Nemo Nocturne 15 (Rhapsody for women) Review

June 22, 2013
Nemo Nocturne 15  (Rhapsody for women)
Warmth to Weight Ratio

The Good

  • Treated down (DownTek) for water resistance
  • Generous cut and shape ideal for side sleepers and restless sleepers
  • Very warm

The Bad

  • Heavier than many in the class
  • Bulky
  • Expensive

Among the most expensive bags in our test, the Nemo Nocturne 15’s comfort rating was extremely high, but it was slightly below average in compressibility and its warmth-to-weight ratio—which makes it a good value mostly for those for whom weight and pack room are not major concerns. The unique “spoon shape” shape of the Nemo Nocturne 15 allows for a comfortable night’s sleep in any position, but side-sleepers praised its design the most.


In addition to its unique cut, the Nocturne and its women-specific mate, the Rhapsody, feature 700-fill DownTek – this water-resistant down helps ensure the bag stays warm even in damp conditions.

To further address that goal, Nemo wrapped the footbox in a waterproof/breathable shell to eliminate the common problem of having the end of your bag absorb condensation moisture if you are pushed against your tent wall.

One feature that drew mixed reviews was the Blanket Fold—a broad flap at the neck of the bag. Designed to mimic the feel of a fold of duvet covers on your home bed, some testers loved the thing while others panned it. Lead female tester, Donna, said she liked being able to “scrunch it up around my neck” for a bit of added coziness. I personally found it a useless add-on flap that routinely got in my way while trying to settle into sleep.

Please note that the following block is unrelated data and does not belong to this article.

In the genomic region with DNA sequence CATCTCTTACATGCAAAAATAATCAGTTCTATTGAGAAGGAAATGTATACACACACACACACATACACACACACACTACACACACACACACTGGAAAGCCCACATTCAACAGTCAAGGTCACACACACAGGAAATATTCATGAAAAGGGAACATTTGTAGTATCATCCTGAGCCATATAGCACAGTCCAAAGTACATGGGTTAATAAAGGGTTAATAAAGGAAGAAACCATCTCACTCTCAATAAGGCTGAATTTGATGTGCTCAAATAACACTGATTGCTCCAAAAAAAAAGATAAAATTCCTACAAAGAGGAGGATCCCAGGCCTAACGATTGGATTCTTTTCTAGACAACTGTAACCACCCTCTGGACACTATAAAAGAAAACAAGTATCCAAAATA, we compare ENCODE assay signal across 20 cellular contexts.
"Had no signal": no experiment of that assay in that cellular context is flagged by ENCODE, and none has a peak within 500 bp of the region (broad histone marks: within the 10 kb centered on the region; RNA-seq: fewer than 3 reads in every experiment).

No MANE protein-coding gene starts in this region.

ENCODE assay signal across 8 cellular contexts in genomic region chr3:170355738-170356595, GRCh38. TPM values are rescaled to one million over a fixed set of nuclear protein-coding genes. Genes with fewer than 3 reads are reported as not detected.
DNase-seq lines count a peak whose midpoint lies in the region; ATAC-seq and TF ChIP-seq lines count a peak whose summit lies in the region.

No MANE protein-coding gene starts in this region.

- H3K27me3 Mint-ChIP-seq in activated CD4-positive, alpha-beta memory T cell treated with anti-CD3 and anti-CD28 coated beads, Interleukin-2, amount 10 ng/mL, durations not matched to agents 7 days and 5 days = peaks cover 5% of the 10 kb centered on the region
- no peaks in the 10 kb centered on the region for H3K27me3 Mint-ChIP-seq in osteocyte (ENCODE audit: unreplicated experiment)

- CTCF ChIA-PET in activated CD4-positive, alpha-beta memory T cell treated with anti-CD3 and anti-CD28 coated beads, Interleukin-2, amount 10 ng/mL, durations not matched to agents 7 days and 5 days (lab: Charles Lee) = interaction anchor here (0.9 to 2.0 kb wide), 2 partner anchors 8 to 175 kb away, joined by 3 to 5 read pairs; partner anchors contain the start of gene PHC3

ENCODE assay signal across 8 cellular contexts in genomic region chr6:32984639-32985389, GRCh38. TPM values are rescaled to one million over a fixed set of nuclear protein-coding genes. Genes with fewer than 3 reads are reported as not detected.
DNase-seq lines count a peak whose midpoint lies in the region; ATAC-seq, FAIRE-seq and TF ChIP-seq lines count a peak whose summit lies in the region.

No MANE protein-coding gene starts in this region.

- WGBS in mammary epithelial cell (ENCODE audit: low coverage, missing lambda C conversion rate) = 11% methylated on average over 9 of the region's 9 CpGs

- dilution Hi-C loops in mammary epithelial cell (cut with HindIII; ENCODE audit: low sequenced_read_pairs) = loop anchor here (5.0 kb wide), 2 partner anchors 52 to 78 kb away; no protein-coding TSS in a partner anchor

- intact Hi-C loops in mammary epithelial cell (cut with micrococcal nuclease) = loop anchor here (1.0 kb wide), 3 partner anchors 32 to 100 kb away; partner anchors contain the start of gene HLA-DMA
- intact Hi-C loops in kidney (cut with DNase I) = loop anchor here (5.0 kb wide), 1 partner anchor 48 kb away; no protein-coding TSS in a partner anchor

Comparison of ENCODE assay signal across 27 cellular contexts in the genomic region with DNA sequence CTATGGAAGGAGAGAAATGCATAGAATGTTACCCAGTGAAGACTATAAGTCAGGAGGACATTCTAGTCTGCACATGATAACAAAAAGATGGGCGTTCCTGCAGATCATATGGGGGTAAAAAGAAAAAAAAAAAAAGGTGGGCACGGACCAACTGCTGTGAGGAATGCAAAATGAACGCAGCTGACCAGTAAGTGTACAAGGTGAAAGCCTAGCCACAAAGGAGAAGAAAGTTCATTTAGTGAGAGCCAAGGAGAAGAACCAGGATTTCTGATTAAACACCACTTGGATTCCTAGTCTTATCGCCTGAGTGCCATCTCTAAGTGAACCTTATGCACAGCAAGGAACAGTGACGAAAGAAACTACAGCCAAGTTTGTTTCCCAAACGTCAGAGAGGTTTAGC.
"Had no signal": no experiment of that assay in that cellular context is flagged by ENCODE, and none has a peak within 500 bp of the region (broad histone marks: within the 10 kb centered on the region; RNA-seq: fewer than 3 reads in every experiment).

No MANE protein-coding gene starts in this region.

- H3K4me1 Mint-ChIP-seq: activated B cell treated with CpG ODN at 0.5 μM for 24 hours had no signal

The Nocturne packs into a large 15×9 inch stuff sack, but that soft nylon sack features a roll-top closure that functions like a modest compression device—by pressing the bag down inside so it doesn’t get caught in the rolling closure, we found we could get the bag into a fairly compact 9 by 9 bundle.

Warmth and comfort
The 700-fill down provided adequate insulation well into the mid-20ºs but few of the testers felt it was comfortable in the upper teens–and none of the females wanted to use it in anything colder than the upper 20ºF range.  The use of 15-denier nylon in the shell helps keep the weight of the bag down, but the generous cut means more of that fabric is needed compared to more radically tapered mummy bags. The end result is more weight for the warmth provided.

On the comfort side, though, the bag excels. Everyone, regardless of their regular sleeping positions, praised the comfortable fit of the bag, but side-sleepers were especially vocal, seconded by those who tend to change positions frequently throughout the night. The room foot box, and extra wide knee area (to allow those tucked-up legs) were highlights.

The featherweight nylon shell showed a few thread pulls and snags after being used in the rugged terrain of the Escalante basin, but the bags developed no holes or loss of loft. Long-term durability during heavy usage could be an issue given the nature of 15-denier nylon.


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